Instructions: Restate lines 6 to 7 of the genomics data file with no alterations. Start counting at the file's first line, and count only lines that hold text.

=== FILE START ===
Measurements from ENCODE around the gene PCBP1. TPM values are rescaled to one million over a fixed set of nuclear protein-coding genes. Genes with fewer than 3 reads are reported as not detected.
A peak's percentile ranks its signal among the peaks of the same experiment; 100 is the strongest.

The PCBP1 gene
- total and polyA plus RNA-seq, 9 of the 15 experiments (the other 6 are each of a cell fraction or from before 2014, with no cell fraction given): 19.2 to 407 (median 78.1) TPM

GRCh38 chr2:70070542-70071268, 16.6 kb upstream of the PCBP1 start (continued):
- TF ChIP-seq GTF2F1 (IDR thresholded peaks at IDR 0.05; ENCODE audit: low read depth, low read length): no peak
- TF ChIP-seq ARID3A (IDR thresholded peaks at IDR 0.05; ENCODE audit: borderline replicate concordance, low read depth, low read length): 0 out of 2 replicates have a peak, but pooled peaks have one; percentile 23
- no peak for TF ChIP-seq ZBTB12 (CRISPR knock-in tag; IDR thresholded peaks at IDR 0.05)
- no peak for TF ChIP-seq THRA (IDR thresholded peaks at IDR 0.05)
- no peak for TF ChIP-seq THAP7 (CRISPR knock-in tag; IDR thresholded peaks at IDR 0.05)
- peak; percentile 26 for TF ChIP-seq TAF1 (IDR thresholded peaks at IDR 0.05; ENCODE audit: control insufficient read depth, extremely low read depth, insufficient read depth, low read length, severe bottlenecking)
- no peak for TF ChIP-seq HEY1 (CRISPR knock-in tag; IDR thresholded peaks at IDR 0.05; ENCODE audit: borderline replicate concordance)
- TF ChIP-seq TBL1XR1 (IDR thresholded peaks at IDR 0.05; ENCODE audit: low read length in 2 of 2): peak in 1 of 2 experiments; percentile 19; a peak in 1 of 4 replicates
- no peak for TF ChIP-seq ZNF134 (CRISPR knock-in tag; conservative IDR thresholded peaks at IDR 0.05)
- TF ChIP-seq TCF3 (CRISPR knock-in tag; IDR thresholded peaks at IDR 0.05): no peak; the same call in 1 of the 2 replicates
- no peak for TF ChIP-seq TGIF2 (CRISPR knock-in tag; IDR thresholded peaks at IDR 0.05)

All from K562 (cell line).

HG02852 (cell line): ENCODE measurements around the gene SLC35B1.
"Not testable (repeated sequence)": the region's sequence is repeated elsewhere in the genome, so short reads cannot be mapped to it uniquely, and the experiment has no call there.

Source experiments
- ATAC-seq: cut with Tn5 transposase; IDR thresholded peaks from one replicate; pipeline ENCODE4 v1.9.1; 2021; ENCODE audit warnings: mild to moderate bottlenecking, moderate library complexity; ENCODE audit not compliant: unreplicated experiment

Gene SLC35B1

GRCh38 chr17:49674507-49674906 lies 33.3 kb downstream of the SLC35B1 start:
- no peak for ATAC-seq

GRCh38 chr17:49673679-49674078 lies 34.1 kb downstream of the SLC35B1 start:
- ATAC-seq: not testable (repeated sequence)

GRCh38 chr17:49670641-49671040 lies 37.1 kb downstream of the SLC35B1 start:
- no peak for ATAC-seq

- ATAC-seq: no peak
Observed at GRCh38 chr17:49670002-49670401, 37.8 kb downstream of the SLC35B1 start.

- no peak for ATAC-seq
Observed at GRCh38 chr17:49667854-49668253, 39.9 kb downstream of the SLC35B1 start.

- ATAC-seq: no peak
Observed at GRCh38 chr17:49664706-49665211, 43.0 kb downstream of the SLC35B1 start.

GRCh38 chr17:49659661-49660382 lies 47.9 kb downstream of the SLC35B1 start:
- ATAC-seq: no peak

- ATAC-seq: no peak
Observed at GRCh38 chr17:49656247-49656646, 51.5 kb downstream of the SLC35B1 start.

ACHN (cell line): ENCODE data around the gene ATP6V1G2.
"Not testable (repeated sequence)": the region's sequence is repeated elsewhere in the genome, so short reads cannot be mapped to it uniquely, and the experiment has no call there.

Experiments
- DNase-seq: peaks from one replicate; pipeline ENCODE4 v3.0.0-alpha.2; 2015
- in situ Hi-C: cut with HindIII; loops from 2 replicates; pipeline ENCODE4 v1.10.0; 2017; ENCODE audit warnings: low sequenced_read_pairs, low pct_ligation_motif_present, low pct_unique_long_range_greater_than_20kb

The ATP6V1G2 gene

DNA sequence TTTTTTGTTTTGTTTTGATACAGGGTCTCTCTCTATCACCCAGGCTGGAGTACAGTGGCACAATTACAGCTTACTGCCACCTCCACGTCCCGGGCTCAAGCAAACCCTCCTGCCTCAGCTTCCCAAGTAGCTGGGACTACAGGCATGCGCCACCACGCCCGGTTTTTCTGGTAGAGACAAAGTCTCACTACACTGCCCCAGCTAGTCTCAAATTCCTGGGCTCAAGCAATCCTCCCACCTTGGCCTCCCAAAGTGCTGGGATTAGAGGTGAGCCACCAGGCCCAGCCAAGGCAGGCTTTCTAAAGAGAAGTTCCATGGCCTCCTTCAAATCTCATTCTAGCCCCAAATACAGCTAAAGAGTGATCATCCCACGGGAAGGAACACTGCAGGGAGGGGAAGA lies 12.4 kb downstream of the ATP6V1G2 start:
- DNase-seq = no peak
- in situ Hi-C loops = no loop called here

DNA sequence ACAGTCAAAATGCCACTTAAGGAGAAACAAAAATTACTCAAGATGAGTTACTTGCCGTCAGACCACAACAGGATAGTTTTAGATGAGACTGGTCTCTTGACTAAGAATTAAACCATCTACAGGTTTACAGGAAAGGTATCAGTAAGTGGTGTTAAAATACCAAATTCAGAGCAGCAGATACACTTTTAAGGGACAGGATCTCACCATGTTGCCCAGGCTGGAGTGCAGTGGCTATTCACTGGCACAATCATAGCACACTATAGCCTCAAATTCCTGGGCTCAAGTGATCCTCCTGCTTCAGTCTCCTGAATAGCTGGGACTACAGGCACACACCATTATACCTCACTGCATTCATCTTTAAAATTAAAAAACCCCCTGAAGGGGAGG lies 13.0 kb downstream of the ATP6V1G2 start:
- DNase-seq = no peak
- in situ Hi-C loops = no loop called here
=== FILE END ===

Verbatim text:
- TF ChIP-seq GTF2F1 (IDR thresholded peaks at IDR 0.05; ENCODE audit: low read depth, low read length): no peak
- TF ChIP-seq ARID3A (IDR thresholded peaks at IDR 0.05; ENCODE audit: borderline replicate concordance, low read depth, low read length): 0 out of 2 replicates have a peak, but pooled peaks have one; percentile 23